Two well-known footballers in Kerry have been convicted of a violent assault that occurred during a night out in Killarney.
The pair had played a match that day and had been drinking, Killarney district court heard.
Blow after blow had rained down on a 40-year-old man, the court was told. The man had helped an older friend who had had food knocked out of his hands in the "tomfoolery" which led to the violent incident.
The victim and those with him were “in no way to blame”, Judge David Waters said, refusing to apply the Probation Act after viewing CCTV footage to get a clearer picture of what took place in a laneway alongside the Ross Hotel.
Ronan Buckley, 23, of Lahard, Beaufort, Killarney, a Kerry senior footballer, and Christopher O'Donoghue, 22, of Inch, Clonkeen, Killarney, an East Kerry footballer, entered guilty pleas to the Section 3 charge under the Non-fatal Offences Against the State Act at yesterday's court in Killarney.
They admitted assaulting Dan McCarthy, a father of two, a tradesman and musician, causing him harm, at Church Lane, Killarney, on October 22, 2018.
Inspector Gearóid Thompson outlined how the injured party had been socialising in the company of friends and had been walking down the lane when they encountered three males.
“Tomfoolery” by the third man, who was not before the court and who had been dealt with separately, had started the incident. He tried to break up the violence by the other two but to no avail, Insp Thompson said.
Mr McCarthy received punches to the face and a verbal attack, which was witnessed by the night porter in the Ross Hotel, and there was also CCTV footage, the inspector outlined.
A medical report was handed into court and Judge David Waters said he would accept jurisdiction.
In his victim impact statement, which he delivered himself, Mr McCarthy said he had been subjected to “blow after blow” on his face after merely trying to help an elderly friend. He still remembered “the look of emptiness in their eyes” and was still haunted by that night and was still suffering.
His young daughters would not come near him when they saw his face.
“They could hardly recognise me and called me a monster because of my broken nose, a big, burst fat lip and swelling on my face. That hurt me more than the blows that were inflicted upon me,” he said.
He suffers ongoing problems as his nose is always running and he is now facing “a very painful operation”.
He had had to miss days off work, which caused a financial burden as he is self-employed.
“All this has added to extra stress on my life,” Mr McCarthy said.
All he did was help an elderly friend, he said.
“There were times that I even wished I did not help my elderly friend but then that’s not me,” he said. He was brought up to help when he saw someone in trouble or struggling.
“That is what I did and I am paying the price for it now,” he said.
Mr McCarthy, from Killarney, also told of feeling under pressure because his aggressors were well-known footballers.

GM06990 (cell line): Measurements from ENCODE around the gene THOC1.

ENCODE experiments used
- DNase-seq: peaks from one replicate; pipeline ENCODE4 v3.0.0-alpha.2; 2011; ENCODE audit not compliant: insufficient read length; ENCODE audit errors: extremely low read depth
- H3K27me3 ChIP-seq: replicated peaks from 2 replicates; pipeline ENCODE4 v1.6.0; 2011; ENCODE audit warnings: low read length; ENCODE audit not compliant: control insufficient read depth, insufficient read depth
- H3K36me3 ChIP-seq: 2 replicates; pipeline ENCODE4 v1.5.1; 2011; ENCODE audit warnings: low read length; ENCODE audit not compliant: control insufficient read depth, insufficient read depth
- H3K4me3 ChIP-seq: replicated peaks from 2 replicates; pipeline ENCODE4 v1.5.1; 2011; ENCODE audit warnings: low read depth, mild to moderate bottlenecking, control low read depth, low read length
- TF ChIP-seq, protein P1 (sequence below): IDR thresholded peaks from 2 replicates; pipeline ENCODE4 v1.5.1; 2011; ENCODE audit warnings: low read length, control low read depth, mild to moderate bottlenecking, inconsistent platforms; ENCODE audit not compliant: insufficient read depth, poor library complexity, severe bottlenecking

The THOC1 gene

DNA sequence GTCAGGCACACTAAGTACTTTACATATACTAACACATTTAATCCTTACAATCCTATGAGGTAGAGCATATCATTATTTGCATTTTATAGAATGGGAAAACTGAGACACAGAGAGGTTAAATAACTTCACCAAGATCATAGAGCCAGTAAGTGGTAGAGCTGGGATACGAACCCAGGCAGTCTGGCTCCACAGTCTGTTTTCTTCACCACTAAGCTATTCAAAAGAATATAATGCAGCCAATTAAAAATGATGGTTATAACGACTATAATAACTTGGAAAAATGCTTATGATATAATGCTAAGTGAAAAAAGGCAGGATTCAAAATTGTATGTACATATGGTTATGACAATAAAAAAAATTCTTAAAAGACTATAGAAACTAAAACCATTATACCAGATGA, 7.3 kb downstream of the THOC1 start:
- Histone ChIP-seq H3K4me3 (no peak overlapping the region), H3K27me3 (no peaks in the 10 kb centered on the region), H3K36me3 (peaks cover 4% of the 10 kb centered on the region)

“Every time I’m out, I get taunted. People would say sly remarks or comment about ruining the three men’s lives and how could I live with myself doing so.
“I know they are well-known footballers, but I’m someone too. I’m someone’s son, brother, father and I so desperately want my life back,” he said.
In his plea for mitigation, solicitor Padraig O’Connell said his clients had no previous convictions and were role models for young people and responsible young men who had owned up to what they had done on the night and co-operated fully.
They were masters degree students.
They had been playing a football match on the day and had consumed alcohol, the solicitor said.
Mr O’Connell also urged the judge to consider they had come into court with a considerable sum of money – €5,000 between them.
“It doesn’t matter who they are. If it is appropriate, they will get a conviction, they will get a sentence,” the judge said.
Compensation was a mitigation, but there was no question of them buying their way out.
They were certainly not responsible and certainly not role models on the night in question, the judge also said.
Judge Waters asked to view the CCTV evidence and was shown it on a laptop on his bench. It took several minutes to view.
Resuming his address after the judge finished watching the incident, Mr O’Connell said his clients should not be punished either just because they were GAA figures. They had their lives in front of them.
“Mr Buckley is teaching in Celbridge and in Tarbert. His teaching career is in jeopardy. Any conviction will stay with them,” the solicitor said.
The two young men had not come to notice since and had learned a salutary lesson, he said.
Judge Waters said: “These two chose to behave as they did on the night. I viewed violence by these two individuals on what was quite clearly two innocent individuals on their way home.”
It would not be appropriate to leave them without a conviction, the judge said. Mr O’Connell asked for the Probation Act to be applied, which would leave them without a conviction. However, the judge refused.
He convicted both men, fined them €400 with one day to pay and fixed recognisances in the event of an appeal.